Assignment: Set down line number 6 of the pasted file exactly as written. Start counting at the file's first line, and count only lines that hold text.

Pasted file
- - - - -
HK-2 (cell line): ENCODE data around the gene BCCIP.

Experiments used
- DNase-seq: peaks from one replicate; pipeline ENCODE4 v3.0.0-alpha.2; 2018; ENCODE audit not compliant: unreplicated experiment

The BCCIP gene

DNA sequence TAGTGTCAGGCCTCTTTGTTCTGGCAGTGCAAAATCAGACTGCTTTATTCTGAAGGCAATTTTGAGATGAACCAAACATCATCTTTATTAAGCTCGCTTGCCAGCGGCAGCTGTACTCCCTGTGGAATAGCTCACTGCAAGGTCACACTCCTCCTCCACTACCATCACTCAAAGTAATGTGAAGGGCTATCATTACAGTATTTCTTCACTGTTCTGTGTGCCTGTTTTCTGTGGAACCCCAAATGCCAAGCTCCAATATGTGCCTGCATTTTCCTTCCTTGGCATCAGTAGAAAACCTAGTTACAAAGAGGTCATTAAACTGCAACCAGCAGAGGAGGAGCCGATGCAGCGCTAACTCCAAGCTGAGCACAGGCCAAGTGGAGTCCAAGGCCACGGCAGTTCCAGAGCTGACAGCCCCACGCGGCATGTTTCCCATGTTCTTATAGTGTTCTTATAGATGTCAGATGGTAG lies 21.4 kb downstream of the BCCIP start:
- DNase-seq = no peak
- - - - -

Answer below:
- DNase-seq = no peak